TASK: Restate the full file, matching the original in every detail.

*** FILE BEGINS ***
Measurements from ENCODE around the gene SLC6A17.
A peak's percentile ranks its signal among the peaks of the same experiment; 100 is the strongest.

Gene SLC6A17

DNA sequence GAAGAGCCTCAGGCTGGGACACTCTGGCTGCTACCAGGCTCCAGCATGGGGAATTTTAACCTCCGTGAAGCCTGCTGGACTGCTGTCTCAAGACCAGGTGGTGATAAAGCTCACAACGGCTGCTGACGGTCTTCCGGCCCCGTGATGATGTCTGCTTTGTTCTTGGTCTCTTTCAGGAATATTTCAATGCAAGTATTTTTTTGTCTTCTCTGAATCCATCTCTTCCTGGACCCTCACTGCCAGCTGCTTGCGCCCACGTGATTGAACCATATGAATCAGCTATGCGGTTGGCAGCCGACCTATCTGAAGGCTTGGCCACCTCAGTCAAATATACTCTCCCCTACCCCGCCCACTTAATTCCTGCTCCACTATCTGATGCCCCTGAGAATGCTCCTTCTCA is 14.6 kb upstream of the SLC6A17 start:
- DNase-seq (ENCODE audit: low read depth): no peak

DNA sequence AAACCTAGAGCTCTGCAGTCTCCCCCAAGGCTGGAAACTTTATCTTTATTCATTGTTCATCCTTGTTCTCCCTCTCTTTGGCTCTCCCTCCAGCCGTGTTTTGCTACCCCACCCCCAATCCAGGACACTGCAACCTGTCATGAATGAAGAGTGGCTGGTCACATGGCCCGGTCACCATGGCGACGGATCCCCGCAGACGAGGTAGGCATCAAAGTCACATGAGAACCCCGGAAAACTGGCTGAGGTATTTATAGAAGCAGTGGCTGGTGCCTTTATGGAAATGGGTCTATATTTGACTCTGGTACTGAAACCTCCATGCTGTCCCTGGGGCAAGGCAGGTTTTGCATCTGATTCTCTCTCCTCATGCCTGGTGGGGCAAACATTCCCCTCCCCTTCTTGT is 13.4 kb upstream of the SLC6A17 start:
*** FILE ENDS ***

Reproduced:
Measurements from ENCODE around the gene SLC6A17.
A peak's percentile ranks its signal among the peaks of the same experiment; 100 is the strongest.

Gene SLC6A17

DNA sequence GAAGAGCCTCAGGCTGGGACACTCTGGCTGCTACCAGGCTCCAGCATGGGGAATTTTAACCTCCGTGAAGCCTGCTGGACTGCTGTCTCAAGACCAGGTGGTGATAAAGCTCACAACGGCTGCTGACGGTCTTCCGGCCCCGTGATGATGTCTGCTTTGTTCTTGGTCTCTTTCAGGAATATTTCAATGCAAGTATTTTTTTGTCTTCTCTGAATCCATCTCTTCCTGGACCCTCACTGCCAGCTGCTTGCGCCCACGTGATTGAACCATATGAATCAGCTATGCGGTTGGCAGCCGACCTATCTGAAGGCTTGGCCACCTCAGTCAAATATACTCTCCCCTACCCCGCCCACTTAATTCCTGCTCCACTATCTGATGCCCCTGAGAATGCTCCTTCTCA is 14.6 kb upstream of the SLC6A17 start:
- DNase-seq (ENCODE audit: low read depth): no peak

DNA sequence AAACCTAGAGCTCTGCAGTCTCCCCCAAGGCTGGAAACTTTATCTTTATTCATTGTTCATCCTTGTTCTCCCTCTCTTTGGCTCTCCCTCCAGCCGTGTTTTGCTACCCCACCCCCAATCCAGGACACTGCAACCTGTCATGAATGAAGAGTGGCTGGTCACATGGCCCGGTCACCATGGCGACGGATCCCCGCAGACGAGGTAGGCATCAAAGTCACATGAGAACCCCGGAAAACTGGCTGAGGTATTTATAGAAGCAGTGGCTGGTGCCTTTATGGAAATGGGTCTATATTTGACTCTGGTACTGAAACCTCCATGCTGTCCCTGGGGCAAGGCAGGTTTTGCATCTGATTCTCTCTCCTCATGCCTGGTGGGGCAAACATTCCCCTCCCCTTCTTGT is 13.4 kb upstream of the SLC6A17 start: